Mystic Seaport - June 23-25, 2023
Come one, come all to celebrate Traditional Small Craft in the place where it was born!
Mystic Seaport Museum, WoodenBoat and the John Gardner Chapter of the TSCA are joining forces to sponsor the best ever small boat gathering.
The Seaport Boathouse Livery will be available to all at no extra charge. Go try out working replicas of the original small craft from the Museum’s Small Craft Collection. To celebrate breaking ground on the new Small Craft Hall, we will be honoring replicas of the originals. If you have one at home, bring it and share its story. If yours is in the tradition of the original, say of more modern materials, but honors the essence of the original, that is OK, even encouraged in this age of trailer sailing and garage storage.
Included will be special tours of the Small Craft Collection. Go visit your favorites then come
back and take a replica for a ride. Observing an original or replica is all well and good but there
is only one way to see how it feels. If you can’t find one but really like it, pick up a set of plans from the Collections Research Center and bring back the new boat next year to celebrate the Grand Opening of the new Small Craft Hall.
Activities will be going on all weekend. WoodenBoat is sponsoring a speaker’s series series
which is open to all participants. Shipwrights at the Seaport Shipyard will be demonstrating
skills in real time, making chips fly. Those demonstrations, too, are included. And throughout
the weekend members of the John Gardner Chapter will be offering rides in their dories or, if
permission is asked, in their own private boats.
We use our boats, not just look at them. Morning rows both up the river to the source of the
mighty Mystic River as well as down-river to our favorite sandbar beach kick off the days. Late
afternoons are reserved for sailing. Let’s keep the River busy.
Workshop presentations will include building stories, skills explained (make your own rope
fender?) or how to reef your Catboat sail, scandalize your Spritsail or add some new control
lines to your existing rig. Come to Australia Beach just behind the John Gardner Boat Shop on
campus and check in at the Workshop Tent or, better yet, visit the Seaport’s website and sign
up in advance. Launch off our beach or nearby ramps, some of which are carry-in.
Reach out and let us know what skill you would like to bring, boat you would like to talk about
or which activity interests you. We look forward to seeing you there.
Solstice Row for 2022
JGTSCA members celebrate the arrival of winter with a row on the Mystic River and then warm up with some holiday cheer at the Harp & Hound Irish pub.
Sadly JGTSCA founding member John Symons passed away this year. John was active in the club for many years and is remembered for his friendly manner, boating knowledge, and generous heart. John took great care in restoring his family's Thompson runabout at the boathouse. John and his wife Patricia were active sailors out of Mystic for many years.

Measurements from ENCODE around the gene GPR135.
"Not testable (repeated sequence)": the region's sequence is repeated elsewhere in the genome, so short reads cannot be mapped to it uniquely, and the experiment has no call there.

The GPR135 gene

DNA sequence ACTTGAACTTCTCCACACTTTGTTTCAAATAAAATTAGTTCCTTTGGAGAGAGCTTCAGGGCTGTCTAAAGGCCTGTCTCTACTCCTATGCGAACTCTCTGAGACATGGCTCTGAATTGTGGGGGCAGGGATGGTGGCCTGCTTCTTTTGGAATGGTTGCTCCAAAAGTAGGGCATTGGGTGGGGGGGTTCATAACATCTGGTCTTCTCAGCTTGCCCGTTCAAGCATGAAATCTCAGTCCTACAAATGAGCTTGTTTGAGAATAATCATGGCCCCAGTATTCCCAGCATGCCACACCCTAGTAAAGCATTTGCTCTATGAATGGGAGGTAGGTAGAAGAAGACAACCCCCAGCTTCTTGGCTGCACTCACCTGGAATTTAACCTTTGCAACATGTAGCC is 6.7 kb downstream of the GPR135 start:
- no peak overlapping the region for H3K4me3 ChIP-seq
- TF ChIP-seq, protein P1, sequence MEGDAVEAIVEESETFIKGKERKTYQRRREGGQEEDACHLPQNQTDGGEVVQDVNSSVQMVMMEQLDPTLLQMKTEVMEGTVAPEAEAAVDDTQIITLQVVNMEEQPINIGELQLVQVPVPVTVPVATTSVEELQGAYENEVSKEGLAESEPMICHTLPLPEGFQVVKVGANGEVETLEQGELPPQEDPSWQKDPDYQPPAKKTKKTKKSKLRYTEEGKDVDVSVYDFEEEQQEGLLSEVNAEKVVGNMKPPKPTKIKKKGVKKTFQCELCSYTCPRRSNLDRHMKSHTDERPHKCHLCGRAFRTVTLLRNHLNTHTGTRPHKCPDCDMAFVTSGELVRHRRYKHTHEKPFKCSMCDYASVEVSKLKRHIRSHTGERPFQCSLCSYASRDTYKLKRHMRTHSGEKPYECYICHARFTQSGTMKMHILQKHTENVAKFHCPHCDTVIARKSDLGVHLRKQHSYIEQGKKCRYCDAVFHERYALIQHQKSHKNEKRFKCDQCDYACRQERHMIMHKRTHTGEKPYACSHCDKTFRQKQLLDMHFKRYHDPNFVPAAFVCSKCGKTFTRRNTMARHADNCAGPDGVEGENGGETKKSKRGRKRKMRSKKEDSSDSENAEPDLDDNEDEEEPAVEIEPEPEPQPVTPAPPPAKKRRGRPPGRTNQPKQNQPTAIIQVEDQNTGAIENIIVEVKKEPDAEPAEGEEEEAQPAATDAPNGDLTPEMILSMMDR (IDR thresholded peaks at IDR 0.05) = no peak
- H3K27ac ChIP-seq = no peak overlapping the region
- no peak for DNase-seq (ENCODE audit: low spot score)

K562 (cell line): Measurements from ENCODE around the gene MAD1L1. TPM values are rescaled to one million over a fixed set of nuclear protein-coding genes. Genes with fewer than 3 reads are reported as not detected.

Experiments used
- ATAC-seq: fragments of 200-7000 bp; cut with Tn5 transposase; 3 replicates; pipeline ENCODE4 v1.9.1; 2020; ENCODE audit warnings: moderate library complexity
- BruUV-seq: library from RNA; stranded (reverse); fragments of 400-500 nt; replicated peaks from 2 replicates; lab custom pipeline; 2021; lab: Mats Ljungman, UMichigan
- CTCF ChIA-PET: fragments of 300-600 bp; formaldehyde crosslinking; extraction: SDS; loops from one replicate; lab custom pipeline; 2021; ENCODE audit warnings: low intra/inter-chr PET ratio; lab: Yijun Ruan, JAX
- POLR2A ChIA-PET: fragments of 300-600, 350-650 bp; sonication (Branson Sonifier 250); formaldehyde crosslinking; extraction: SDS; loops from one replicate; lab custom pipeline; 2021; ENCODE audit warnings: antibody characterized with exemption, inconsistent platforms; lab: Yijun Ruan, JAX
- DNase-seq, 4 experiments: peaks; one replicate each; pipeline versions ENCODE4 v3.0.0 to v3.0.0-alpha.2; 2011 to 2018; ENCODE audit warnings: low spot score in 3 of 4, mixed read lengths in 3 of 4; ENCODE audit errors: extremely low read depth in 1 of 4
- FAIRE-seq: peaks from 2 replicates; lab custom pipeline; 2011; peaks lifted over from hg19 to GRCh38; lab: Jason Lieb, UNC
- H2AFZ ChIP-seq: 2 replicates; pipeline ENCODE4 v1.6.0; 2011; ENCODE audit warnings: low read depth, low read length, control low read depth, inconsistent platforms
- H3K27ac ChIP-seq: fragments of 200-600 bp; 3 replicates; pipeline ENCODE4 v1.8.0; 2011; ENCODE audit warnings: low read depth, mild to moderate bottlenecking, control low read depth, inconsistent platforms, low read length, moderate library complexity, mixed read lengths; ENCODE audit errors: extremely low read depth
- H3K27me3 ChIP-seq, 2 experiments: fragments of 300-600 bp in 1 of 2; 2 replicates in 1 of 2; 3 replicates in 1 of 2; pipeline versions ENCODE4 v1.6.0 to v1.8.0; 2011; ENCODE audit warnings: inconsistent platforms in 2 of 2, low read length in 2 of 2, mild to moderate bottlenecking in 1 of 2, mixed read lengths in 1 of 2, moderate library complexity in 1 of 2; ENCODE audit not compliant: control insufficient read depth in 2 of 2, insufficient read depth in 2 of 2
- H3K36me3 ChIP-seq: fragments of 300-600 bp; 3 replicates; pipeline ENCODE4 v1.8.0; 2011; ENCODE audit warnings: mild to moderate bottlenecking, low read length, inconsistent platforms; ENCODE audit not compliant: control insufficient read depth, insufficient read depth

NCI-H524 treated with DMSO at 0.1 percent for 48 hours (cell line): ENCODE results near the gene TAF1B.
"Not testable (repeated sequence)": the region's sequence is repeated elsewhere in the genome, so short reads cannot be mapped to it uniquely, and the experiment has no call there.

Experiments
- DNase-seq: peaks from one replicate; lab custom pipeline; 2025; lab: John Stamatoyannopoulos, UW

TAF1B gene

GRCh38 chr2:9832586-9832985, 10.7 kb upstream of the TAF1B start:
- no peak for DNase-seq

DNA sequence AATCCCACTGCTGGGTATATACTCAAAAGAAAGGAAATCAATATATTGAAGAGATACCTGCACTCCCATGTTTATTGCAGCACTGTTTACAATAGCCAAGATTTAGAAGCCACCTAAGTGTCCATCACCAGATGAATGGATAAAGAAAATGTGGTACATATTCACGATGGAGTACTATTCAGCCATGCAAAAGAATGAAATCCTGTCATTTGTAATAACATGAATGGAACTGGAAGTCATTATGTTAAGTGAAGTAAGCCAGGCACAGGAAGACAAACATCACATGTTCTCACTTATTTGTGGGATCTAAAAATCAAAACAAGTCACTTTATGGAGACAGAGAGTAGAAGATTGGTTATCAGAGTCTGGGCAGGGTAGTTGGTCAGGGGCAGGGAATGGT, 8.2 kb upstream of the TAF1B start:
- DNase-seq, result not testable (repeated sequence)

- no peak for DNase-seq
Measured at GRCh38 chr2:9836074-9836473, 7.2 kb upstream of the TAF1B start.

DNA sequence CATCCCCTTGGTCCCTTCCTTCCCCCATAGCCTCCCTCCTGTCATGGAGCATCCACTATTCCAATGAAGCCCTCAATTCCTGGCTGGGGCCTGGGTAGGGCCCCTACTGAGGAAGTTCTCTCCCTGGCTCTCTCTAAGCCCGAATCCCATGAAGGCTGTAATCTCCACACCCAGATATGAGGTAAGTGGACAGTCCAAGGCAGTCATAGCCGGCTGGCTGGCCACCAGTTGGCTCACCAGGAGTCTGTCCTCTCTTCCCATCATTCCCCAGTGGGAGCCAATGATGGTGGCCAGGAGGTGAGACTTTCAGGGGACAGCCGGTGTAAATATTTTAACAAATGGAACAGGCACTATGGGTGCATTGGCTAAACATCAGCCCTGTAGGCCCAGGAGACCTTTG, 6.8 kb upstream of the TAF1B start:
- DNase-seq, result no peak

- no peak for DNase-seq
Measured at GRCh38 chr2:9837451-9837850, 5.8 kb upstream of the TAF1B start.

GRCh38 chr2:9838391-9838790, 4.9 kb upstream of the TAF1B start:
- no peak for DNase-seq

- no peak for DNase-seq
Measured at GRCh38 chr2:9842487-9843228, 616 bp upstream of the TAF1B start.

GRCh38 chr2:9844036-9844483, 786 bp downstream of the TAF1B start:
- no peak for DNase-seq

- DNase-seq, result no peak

At a 2012 monthly JGTSCA meeting, long time members John Symons and Peter Vermilya describe how the group got started at Avery Point, Connecticut.
On a beautiful fall day JGTSCA members and guests enjoyed a scenic outing on the Pawcatuck River in Bradford, RI.
Oar & Sail Outing at Bluff Point
September 14th dawned cloudy and cool with a hint of rain in the air, one of those days it would have been easy to stay at home and do chores, but we escaped to row and sail the beautiful Poquonock River which flows alongside Bluff Point State Park. It also flows along the Groton-New London Airport but the old Seaplane base is long closed and the few private planes joined in the fun with a wing wag or two. The sun came out. A sea breeze sprang up. Life was good; we would have missed all this if we had stayed home.
We used local knowledge (thanks Dan Nelson) and launched at the Calvin Burrows Baseball Field just off South Road before going under the railroad. It is the railroad bridge over the River that makes this place perfect for our type of boating. The sequence was: launch, row under the rail bridge, row on to pass through the old trolley line bridge abutments, beach on the airport side to raise sail and then sail to the barrier beach where the river meets the sea. It also helps that the chart shows depths ranging for 4 ft. to 2 ft. to 0 ft. - it keeps the motorboats at bay.
First, the Participants: Ellie Czarnowski with her Skeery and two sea-going puppy dogs, René Boelig, able crew on our Peapod, Brian Cooper with his fabric-on-frame Whitehall, John Hacunda with his bright yellow kayak made from traditional recycled soda bottles and myself, Bill Rutherford, Chief instigator.
The high point of the day was Ellie becoming comfortable sailing the Skeery. Given confidence by the group, Ellie sailed her home all the way upriver from the beach. That is what going out on the water with our group is all about; you do not have to be a stellar sailor, paddler or row with your oars feathered inches above the water to have a good time and perhaps learn a few new tricks from others. Mark your calendar for the the second Saturday in September, next, as the English say, and plan to join us for this relaxing, fun outing
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